Choosing a topic
This section is designed to help you to complete a scientific research project by providing simple steps to follow.
Keeping a Logbook (diary) of your ideas is a good way to help you keep your thoughts organised. Any time you think about your project, use this Logbook to note down all your thoughts and ideas. The Logbook is an essential feature of all good research projects.
- The first thing to do is to decide on what you might be interested in finding out more about. Choosing the topic is often one of the most difficult steps. Make sure you try to choose a topic that you are genuinely INTERESTED in.
- Is there anyone that you know who might be able to help you. Think about all the resources you have available that might help, e.g. friends, family, your school, the local area, the internet.
- Make a mind-map (concept map) by choosing some of the things you are interested in and then possible scientific questions you might explore, mapping all the things you might be interested in.
- Identify areas where your questions might offer a suitable research subject and the possibility for doing experiments.
- Try to think about an experiment that you could do to research your topic. Be realistic and work within the limits of what is possible, but don't give up until you have discussed your idea with others, particularly your teacher.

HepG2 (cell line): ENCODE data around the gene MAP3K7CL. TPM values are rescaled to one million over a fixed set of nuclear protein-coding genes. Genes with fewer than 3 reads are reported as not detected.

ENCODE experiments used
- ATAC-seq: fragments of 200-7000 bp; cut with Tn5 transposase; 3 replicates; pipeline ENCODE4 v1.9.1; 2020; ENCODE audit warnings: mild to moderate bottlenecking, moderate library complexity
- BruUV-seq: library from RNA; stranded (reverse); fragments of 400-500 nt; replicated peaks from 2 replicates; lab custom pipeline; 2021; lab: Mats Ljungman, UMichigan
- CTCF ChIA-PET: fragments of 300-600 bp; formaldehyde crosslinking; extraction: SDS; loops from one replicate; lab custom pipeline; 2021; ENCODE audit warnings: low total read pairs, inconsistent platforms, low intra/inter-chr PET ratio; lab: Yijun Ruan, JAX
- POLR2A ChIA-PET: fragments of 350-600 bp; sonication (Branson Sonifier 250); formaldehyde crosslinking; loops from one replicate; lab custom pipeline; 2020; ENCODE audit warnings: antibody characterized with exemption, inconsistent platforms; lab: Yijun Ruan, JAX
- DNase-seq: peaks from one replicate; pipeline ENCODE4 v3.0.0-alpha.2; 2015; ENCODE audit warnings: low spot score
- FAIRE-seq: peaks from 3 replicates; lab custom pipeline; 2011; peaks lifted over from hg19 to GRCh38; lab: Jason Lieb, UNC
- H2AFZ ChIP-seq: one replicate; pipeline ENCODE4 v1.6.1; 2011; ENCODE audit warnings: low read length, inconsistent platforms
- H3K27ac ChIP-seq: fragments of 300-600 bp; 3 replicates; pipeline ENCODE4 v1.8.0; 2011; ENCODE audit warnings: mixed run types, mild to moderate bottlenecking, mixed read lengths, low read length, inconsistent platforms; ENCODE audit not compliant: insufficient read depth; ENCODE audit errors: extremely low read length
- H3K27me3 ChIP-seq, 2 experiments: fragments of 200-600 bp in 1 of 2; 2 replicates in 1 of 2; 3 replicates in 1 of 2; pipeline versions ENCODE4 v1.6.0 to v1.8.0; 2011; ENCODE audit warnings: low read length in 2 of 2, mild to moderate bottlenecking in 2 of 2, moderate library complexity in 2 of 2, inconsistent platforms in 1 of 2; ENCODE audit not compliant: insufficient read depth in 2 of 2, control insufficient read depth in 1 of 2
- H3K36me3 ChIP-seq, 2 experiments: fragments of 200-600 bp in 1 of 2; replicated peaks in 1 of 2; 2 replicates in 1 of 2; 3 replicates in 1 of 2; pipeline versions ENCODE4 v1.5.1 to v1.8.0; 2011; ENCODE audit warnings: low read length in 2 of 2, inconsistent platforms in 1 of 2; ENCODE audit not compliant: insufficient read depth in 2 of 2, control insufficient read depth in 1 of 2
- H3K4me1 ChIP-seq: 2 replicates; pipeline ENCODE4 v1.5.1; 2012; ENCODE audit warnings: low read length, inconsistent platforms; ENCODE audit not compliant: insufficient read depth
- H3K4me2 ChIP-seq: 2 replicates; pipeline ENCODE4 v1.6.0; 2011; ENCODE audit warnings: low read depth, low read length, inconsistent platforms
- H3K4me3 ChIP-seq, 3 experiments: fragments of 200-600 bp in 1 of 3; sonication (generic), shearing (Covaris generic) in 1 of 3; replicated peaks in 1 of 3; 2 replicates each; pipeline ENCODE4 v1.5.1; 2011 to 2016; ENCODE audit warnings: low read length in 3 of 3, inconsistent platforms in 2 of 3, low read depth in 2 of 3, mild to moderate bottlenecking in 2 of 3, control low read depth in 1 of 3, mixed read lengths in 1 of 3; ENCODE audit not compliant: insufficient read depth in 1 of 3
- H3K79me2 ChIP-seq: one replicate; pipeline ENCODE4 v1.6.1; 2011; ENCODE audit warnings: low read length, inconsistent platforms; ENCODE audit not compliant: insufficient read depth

- Design an experiment to test just ONE thing at a time, i.e. just 1 independent variable (you change) and 1 dependent variable (you measure) with all other variables controlled (as far as possible)
- Spend time doing research on your topic to see what is known already.
- Make sure your experimental design is valid, i.e. it will allow you to actually measure the thing you are trying to, while everything else remains constant or is controlled. Make sure you do the experiment a number of times to increase the reliability of the results you collect.
- Use your own natural ability and talent as part of the project and the presentation of your results, e.g. if you are a good artist or a budding film maker make sure you use this skill somewhere in your project.
- Present the material in the correct scientific form, making sure that you acknowledge any help or references that you have used. All good projects contain a summary of what was done and found (abstract), and the usual components found in any science experiment, i.e. aim, method, result, discussion and conclusion.